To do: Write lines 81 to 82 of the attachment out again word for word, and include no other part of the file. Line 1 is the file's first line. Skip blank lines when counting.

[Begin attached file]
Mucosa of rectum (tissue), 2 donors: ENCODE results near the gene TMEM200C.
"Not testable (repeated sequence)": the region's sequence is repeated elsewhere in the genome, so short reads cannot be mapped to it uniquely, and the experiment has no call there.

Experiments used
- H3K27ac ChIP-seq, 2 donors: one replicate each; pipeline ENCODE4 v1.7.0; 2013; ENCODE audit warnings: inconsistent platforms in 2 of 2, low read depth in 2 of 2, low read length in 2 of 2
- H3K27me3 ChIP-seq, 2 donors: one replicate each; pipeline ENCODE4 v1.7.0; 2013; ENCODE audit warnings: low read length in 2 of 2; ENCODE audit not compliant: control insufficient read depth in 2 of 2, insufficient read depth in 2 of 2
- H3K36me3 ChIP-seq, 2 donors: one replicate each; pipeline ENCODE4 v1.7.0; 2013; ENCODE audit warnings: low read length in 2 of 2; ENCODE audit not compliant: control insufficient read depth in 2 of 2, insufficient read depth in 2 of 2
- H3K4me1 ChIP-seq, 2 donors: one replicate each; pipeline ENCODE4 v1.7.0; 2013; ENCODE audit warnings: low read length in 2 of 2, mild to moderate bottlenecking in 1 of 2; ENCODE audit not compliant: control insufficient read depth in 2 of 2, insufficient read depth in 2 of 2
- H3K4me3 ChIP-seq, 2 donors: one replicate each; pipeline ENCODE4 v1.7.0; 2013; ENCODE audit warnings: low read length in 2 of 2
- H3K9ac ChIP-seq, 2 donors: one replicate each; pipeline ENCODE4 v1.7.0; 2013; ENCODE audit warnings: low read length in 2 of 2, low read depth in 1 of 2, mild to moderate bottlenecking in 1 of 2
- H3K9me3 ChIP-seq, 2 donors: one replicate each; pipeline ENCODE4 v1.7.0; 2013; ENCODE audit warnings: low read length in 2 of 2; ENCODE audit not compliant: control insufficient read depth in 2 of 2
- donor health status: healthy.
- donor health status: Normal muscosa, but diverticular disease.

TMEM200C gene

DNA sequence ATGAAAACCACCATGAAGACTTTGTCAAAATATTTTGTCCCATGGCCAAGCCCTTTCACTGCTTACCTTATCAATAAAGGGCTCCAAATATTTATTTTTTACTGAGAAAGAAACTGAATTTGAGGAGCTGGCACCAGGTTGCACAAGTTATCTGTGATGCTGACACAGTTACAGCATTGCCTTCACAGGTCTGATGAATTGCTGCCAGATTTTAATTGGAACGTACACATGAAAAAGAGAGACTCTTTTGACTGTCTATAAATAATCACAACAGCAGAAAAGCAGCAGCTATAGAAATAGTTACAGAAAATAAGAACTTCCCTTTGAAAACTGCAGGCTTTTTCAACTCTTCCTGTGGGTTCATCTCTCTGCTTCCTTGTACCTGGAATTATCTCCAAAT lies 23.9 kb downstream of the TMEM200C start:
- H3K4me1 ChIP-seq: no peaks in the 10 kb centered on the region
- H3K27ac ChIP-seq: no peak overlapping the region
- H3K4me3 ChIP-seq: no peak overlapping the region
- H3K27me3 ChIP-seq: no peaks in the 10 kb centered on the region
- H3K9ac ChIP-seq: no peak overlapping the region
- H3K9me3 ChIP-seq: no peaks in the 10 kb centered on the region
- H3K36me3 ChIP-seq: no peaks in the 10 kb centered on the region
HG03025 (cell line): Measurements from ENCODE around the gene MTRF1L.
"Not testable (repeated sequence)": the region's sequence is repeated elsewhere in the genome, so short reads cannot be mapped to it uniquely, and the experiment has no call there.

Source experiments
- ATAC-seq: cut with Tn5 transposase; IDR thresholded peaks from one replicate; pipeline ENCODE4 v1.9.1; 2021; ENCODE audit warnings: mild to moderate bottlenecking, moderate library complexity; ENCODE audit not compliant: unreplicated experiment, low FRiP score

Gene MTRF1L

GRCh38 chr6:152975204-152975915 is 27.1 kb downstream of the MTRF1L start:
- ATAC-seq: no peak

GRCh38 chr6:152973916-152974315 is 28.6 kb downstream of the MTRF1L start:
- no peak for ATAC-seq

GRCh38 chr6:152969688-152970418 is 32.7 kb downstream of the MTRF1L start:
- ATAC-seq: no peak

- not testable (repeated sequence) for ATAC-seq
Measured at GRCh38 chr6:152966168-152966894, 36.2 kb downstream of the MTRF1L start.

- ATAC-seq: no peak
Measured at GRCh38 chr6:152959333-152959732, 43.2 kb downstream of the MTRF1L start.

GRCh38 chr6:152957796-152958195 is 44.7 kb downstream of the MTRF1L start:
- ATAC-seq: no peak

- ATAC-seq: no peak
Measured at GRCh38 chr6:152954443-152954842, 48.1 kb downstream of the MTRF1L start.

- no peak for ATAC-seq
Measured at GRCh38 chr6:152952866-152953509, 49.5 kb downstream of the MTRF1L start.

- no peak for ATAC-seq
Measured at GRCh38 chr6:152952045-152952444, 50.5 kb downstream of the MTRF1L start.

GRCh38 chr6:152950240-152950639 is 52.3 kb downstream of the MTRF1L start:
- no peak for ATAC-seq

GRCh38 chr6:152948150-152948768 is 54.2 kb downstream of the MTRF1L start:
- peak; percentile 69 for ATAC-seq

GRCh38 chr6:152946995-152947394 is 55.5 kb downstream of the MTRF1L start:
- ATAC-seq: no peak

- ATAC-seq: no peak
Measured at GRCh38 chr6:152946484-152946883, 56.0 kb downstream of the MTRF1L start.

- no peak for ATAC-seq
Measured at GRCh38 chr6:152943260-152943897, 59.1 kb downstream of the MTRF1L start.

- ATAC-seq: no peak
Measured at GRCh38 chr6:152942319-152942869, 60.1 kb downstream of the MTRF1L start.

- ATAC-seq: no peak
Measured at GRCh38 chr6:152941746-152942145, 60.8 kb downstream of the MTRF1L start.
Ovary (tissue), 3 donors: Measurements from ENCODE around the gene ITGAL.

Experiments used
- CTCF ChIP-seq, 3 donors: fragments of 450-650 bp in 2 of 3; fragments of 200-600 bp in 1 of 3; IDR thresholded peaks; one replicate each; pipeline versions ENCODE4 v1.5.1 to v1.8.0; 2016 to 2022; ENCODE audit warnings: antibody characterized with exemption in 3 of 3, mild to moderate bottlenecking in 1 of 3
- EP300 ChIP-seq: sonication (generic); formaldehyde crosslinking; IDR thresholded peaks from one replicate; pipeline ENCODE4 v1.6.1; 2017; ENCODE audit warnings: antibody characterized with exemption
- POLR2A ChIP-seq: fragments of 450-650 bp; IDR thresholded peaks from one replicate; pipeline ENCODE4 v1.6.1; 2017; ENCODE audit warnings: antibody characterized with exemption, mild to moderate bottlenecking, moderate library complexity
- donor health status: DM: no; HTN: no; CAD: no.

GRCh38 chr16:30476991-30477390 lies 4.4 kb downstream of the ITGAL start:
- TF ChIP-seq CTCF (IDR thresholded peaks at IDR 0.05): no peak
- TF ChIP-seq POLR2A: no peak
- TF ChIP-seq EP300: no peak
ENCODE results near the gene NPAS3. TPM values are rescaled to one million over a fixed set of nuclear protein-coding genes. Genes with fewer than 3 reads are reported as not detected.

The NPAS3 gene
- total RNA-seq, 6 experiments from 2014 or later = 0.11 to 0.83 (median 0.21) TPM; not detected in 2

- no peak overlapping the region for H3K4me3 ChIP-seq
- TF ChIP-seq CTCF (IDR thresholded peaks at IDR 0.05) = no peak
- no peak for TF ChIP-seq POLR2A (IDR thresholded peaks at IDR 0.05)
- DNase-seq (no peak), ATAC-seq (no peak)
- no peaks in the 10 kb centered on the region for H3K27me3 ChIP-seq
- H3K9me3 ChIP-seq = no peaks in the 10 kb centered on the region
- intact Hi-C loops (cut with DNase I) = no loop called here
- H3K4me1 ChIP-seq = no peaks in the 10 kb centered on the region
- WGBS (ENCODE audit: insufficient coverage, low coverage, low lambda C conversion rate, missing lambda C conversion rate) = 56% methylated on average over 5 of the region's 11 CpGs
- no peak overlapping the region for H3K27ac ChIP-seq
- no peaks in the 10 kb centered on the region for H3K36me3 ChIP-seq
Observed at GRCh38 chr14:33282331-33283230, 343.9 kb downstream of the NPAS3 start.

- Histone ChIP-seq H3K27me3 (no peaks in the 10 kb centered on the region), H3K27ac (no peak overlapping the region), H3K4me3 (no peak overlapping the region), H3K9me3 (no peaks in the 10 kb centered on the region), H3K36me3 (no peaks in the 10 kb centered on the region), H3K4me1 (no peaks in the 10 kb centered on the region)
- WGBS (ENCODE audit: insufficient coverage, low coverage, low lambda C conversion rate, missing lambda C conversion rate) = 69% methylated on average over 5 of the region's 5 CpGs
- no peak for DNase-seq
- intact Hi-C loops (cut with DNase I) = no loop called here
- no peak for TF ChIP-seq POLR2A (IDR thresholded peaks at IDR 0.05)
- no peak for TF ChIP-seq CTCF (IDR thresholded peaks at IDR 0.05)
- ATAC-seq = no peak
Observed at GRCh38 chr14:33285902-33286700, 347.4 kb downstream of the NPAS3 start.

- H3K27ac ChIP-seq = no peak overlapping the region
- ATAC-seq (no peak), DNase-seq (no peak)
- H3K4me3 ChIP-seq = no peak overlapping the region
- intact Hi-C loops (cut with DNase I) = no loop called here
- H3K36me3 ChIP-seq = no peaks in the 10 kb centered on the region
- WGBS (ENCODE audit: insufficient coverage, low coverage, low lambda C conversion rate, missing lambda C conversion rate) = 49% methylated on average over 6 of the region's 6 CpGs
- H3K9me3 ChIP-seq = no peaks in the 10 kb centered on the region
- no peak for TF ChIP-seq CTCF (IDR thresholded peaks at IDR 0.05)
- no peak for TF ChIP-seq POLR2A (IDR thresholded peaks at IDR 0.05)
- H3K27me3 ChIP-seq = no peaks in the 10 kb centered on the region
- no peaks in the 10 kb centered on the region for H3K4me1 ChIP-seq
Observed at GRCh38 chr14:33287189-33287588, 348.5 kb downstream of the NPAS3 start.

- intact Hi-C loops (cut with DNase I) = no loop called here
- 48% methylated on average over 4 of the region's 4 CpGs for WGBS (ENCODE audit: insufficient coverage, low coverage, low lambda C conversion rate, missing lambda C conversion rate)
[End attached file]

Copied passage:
- no peak overlapping the region for H3K27ac ChIP-seq
- no peaks in the 10 kb centered on the region for H3K36me3 ChIP-seq